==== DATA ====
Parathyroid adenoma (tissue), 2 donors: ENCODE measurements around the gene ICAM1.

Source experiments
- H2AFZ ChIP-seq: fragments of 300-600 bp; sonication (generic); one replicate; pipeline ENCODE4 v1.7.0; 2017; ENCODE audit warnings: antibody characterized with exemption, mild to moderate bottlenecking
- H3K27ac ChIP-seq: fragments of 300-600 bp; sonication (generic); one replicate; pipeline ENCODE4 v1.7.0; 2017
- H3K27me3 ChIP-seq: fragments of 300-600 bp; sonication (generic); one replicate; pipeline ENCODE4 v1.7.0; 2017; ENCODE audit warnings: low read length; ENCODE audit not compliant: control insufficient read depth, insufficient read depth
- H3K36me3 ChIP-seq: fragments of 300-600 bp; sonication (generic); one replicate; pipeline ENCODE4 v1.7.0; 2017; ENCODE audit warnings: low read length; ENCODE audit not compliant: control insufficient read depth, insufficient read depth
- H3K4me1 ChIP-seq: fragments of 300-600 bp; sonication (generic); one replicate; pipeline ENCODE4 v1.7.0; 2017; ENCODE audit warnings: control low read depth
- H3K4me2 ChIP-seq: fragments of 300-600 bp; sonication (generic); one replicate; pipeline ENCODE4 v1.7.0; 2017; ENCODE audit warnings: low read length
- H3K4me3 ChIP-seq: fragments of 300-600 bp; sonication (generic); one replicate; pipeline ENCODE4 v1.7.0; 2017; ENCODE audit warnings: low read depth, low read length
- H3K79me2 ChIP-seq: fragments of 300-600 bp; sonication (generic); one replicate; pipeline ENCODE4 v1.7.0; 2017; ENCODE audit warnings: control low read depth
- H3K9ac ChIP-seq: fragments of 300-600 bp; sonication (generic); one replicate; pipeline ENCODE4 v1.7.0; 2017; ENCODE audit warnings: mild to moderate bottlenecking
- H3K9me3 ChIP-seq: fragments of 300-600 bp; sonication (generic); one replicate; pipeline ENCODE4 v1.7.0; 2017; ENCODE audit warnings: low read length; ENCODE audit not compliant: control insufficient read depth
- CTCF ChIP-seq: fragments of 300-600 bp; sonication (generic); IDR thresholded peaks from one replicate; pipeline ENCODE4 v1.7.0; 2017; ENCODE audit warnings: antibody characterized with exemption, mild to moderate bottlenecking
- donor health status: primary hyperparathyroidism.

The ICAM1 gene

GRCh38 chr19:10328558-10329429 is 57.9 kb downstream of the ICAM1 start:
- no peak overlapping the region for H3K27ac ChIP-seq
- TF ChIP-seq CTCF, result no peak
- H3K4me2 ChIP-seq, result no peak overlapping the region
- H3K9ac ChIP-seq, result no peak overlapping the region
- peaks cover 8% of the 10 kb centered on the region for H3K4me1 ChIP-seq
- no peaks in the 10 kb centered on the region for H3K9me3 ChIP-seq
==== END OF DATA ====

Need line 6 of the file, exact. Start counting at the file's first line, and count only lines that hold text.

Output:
- H3K36me3 ChIP-seq: fragments of 300-600 bp; sonication (generic); one replicate; pipeline ENCODE4 v1.7.0; 2017; ENCODE audit warnings: low read length; ENCODE audit not compliant: control insufficient read depth, insufficient read depth